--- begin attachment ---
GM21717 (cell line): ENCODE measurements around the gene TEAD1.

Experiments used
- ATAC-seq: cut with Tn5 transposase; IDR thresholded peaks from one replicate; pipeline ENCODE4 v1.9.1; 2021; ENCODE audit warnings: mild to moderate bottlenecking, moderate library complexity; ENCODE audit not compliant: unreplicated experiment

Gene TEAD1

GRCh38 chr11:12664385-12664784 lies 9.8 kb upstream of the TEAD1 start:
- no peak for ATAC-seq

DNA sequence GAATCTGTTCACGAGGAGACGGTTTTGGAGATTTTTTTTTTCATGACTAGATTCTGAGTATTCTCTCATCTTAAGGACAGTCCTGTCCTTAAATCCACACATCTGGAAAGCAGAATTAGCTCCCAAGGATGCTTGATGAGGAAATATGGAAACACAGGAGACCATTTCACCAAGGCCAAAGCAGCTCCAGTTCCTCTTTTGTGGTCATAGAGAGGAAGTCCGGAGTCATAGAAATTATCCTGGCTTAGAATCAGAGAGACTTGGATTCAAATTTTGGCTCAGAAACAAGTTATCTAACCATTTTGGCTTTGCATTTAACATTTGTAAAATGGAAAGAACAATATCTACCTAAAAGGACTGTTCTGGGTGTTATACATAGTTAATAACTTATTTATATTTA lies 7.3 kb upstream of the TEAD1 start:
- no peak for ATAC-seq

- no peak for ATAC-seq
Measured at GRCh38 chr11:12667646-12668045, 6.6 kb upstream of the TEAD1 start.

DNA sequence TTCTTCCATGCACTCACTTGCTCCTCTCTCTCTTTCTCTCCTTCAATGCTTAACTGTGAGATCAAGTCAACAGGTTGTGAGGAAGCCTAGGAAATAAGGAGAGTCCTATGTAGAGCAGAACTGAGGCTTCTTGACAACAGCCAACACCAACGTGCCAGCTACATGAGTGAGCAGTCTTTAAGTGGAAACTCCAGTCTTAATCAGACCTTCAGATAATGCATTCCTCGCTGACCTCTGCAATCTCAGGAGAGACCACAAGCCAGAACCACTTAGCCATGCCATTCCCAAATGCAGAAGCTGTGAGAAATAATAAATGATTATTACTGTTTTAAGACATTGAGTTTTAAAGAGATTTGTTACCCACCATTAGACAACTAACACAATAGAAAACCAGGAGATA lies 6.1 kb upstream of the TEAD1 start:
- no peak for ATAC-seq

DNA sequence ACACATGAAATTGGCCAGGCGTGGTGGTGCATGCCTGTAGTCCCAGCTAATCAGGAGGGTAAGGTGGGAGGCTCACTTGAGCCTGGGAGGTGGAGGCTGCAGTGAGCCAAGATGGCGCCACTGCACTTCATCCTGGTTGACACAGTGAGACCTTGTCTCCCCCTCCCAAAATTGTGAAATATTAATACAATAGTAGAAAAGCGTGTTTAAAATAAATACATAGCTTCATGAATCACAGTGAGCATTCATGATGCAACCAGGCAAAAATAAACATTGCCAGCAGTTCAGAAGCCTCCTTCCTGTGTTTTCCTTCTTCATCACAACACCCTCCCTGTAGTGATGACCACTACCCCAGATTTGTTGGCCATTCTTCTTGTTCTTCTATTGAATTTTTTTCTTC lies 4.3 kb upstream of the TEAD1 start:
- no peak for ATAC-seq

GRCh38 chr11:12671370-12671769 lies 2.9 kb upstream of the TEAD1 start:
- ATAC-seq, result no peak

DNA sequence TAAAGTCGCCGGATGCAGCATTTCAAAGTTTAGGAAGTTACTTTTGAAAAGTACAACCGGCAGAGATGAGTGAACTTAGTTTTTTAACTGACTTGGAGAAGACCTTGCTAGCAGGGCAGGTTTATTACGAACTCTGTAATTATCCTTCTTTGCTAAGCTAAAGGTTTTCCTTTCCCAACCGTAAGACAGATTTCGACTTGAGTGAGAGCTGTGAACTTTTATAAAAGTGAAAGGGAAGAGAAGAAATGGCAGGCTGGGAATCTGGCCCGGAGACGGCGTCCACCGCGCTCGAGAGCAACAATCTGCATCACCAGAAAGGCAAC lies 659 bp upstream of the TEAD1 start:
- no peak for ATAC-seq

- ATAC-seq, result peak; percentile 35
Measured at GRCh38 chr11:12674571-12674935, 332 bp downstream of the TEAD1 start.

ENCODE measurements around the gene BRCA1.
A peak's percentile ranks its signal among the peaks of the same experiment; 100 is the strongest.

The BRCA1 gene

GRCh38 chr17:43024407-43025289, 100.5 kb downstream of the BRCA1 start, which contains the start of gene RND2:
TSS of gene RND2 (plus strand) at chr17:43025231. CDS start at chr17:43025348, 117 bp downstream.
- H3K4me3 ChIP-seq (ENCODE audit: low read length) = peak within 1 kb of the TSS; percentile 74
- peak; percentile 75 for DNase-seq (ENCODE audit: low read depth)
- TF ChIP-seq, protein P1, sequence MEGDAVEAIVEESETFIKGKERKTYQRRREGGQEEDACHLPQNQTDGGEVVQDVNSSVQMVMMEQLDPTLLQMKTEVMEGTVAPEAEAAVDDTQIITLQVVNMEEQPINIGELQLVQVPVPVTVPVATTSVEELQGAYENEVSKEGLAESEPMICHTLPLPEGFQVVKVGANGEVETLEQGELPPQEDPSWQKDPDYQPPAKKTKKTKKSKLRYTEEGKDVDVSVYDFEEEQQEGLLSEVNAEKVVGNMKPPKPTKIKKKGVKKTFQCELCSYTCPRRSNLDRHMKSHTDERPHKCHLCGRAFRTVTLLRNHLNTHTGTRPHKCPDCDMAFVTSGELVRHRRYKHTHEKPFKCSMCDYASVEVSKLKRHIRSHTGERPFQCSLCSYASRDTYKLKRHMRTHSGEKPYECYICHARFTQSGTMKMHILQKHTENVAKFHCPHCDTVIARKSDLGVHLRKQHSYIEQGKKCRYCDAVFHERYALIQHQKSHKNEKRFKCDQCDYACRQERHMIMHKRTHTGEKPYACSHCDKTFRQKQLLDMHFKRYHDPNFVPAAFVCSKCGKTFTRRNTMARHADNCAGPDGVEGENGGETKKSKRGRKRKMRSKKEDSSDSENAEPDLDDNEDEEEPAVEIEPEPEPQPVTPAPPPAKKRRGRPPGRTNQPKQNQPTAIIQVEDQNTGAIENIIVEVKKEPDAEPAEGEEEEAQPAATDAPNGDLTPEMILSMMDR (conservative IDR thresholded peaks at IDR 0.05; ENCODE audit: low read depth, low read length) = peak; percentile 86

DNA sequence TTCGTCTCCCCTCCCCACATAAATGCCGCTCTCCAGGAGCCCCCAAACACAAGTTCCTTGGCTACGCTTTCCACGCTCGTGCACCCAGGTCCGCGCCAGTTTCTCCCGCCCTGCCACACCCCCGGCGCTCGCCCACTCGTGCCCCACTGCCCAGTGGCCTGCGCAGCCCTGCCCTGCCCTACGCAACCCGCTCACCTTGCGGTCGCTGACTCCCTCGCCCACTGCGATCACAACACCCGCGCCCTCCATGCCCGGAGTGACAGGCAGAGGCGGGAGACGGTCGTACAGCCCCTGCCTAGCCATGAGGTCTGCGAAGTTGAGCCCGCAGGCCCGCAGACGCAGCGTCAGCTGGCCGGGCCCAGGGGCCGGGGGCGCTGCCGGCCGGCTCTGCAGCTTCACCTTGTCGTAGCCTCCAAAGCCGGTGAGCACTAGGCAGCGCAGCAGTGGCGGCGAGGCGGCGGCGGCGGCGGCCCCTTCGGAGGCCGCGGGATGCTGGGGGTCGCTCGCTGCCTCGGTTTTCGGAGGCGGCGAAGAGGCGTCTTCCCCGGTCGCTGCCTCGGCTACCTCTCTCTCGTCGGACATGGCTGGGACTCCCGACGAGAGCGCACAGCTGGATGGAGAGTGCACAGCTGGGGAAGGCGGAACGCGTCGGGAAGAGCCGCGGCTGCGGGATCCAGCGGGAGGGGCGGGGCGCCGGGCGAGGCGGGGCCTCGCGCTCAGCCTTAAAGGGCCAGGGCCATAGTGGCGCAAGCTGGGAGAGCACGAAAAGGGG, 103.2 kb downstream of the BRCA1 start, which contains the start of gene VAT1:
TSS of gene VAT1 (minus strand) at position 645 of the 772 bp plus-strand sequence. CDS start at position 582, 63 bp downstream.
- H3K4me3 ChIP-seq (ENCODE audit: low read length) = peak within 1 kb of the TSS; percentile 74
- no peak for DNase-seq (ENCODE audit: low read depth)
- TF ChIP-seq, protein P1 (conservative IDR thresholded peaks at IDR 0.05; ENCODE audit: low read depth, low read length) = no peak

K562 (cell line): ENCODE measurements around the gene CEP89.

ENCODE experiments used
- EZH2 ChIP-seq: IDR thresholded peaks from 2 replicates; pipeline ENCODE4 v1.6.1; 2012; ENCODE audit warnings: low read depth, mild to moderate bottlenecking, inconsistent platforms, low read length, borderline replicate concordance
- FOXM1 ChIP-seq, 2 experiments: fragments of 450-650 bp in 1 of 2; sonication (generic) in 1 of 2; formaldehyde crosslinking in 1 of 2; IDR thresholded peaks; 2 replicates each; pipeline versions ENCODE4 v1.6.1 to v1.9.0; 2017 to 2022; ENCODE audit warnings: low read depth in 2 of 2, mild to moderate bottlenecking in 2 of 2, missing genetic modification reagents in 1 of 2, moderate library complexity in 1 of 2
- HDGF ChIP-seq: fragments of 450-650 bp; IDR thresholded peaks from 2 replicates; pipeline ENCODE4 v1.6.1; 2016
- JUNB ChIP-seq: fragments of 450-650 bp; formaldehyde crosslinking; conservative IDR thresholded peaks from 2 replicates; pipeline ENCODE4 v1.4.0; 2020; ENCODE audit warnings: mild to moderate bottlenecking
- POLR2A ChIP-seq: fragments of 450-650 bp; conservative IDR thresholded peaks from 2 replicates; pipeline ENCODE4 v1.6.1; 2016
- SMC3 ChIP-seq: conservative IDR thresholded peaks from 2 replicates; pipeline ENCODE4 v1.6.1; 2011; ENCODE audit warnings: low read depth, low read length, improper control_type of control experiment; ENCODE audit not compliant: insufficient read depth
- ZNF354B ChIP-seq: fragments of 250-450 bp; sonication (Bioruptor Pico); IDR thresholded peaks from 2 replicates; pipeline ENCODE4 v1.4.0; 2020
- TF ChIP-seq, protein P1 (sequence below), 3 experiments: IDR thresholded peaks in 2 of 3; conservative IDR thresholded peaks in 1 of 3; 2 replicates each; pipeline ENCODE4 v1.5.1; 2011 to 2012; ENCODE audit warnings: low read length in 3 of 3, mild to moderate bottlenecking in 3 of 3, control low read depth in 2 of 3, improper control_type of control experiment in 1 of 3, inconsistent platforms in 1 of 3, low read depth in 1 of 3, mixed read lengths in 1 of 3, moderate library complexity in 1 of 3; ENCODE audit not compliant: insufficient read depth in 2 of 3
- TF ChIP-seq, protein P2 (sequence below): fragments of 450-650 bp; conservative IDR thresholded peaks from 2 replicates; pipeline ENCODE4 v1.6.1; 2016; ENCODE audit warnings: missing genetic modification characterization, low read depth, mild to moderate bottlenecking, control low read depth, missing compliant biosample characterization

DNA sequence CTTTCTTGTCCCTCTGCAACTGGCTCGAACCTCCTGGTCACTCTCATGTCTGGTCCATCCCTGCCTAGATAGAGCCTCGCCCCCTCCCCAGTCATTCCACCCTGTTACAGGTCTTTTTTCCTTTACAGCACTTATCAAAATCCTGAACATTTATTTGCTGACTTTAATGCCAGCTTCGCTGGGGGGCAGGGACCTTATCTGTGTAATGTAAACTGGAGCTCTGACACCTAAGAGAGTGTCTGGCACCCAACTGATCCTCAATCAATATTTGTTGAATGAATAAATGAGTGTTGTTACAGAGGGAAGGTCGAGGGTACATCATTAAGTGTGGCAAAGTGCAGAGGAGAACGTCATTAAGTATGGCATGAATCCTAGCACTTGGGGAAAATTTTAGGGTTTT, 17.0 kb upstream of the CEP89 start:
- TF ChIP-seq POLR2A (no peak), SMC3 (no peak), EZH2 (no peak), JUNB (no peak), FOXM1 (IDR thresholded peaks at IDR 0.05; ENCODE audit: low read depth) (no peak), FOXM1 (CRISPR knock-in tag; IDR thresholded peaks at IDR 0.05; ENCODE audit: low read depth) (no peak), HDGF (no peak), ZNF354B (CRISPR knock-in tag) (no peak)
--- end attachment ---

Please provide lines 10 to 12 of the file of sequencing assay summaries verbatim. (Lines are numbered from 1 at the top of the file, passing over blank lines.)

Measured at GRCh38 chr11:12667646-12668045, 6.6 kb upstream of the TEAD1 start.

DNA sequence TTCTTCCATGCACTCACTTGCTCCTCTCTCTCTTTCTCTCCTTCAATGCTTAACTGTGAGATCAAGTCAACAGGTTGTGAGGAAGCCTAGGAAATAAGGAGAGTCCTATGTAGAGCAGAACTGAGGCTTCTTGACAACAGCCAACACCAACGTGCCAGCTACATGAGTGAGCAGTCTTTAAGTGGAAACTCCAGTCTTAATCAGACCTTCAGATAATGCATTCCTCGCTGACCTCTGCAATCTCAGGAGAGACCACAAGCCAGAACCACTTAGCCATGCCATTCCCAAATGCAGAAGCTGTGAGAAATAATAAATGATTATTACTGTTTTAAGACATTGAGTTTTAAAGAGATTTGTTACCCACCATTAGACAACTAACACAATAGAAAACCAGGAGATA lies 6.1 kb upstream of the TEAD1 start:
- no peak for ATAC-seq